Do you know someone who seems bigger than life, is able to leap tall buildings in a single bound and is stronger than forged steel? Sometimes we attribute superhero qualities to the people in our lives because of how we feel when we are with them or because of what they do for us.
We can view our parents, lovers, children, mentors, teachers, counselors and friends as superheroes sometimes, even though they are mere mortals. You might believe viewing someone as a superhero is a compliment to them, but when you place someone on a pedestal like that, there is only one way for them to go—down.
If you are going to choose to view people with superpowers intact, then it will be healthier for you to also remember every superhero has their kryptonite. All of us have a certain superpower that shines when we operate in our passion. When others catch a glimpse of this superpower, they can think that we truly are superheroes, but they are only seeing one side of our multifaceted personality. They don’t see the areas where we don’t have superpowers, when we make poor choices or have self-indulgent moments. Many times, it’s because people see others the way they want to see them for their own purposes.
It is healthy to recognize and appreciate the gifts of others. This lets people know you see them—really see them—heart to heart. But to truly see accurately, you also need to realize that this gift usually comes with other deficits. Do not expect perfection in others because, when you do, you are bound to be disappointed while also frustrating the other person. It can be quite stressful attempting to live up to someone else’s expectations.
There are times when people work hard to display superhero status. I saw this prominently when I was doing the research for my book, Secrets of Happy Couples. As I spoke to audiences, I always asked if they knew any happy couples who would be interested in taking my survey. I had several people recommend their parents, but when I’d reach out to them, the parents would say they weren’t that happy; they kept up a façade of happiness for their children’s benefit. But is this really in their children’s best interests? When parents work to maintain an illusion of a happy marriage for their children, especially adult children, they set their child up to expect nothing less in their own relationship. This can cause serious problems in the child’s intimate relationship because they are looking for the perfect marriage, just like their parents had. They didn’t know it was mostly illusion.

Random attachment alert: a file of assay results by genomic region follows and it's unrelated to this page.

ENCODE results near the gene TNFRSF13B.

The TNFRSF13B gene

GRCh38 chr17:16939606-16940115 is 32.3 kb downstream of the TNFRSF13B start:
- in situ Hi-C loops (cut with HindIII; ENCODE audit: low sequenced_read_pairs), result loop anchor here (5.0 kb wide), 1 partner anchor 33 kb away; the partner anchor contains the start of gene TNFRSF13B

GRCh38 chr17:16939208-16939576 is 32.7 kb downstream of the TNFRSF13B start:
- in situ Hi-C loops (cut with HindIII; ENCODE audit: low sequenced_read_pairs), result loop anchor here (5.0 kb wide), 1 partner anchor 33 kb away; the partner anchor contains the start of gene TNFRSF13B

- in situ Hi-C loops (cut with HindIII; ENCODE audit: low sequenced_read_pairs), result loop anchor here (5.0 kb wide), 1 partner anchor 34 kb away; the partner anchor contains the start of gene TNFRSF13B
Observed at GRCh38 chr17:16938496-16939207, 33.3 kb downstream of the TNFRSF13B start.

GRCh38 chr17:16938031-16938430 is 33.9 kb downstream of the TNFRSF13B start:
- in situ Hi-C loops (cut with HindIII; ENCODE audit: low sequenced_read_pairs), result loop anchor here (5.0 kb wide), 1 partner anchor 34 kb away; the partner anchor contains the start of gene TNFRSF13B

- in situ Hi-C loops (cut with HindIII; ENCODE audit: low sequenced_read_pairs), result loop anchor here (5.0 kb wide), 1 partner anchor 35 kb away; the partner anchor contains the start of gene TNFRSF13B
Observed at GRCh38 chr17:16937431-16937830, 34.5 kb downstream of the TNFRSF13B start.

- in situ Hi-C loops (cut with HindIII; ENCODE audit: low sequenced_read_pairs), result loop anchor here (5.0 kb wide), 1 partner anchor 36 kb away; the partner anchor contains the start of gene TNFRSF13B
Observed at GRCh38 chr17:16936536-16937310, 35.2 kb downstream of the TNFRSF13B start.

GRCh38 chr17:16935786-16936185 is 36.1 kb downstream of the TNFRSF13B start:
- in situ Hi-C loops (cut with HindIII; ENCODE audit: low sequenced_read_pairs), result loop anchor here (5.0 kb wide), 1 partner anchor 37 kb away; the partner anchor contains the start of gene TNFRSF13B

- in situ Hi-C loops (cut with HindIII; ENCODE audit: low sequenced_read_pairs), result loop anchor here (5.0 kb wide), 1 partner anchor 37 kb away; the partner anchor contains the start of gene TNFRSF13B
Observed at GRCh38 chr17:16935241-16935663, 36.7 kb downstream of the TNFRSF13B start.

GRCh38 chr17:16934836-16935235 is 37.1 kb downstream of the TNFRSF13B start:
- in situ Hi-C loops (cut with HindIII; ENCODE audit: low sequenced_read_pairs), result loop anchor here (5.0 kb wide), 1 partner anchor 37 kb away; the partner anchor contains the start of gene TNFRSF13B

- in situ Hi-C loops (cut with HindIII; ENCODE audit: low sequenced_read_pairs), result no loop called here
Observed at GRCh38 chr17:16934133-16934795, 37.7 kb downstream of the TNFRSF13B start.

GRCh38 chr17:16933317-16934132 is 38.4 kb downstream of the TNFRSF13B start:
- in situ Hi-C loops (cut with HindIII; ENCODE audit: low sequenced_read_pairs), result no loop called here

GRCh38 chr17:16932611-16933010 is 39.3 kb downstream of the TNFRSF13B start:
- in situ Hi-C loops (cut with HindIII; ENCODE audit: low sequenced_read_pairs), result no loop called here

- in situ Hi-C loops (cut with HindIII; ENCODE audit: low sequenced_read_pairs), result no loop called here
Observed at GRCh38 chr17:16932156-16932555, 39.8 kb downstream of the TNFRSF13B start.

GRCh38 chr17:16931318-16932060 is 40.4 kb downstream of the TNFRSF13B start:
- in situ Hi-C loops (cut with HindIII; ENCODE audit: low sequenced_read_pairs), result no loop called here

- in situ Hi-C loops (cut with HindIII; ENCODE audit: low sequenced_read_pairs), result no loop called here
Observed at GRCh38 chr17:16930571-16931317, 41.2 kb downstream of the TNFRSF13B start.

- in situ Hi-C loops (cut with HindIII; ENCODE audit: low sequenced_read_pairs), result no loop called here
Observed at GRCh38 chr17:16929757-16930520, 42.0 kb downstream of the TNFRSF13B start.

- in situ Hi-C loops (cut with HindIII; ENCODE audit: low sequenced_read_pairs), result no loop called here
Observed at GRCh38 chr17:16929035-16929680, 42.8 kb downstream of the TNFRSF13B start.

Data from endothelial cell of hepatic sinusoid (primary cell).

The phrase “keep it real” is applicable here. Balance is the key. You have every right to be proud of your own gifts and superpowers, especially when you work hard to develop them and use them for the highest good. In the interest of balance, remain humble. Just as superpowers are bestowed, they can be taken away in an instant. Just ask the professional athlete who suffers an injury just before the championship game or match, the painter who has gone blind, or the composer who’s lost their hearing. Superpowers are yours to use and safeguard but they may not last a lifetime. And when you have a highly developed superpower, you often have other areas where development has been neglected. For example, my superpower involves working with people. I have underdeveloped skills in the areas of technology and finances. Depending on what you assess when you look at me, you can see the superhero or the inadequate part of me.
The same is likely true for the superhero in your life. My father was always my superhero. He could never do anything wrong, until he did. I was in college before I realized that my dad had many wonderful qualities, but he also possessed some traits that weren’t so great. He was human, just like everyone else. When you hold a person to superhero status, seeing their humanity can be devasting.
Let’s leave the superheroes to Marvel and see the important people in our lives as the perfectly imperfect humans that they are. You, and they, will be happier for it.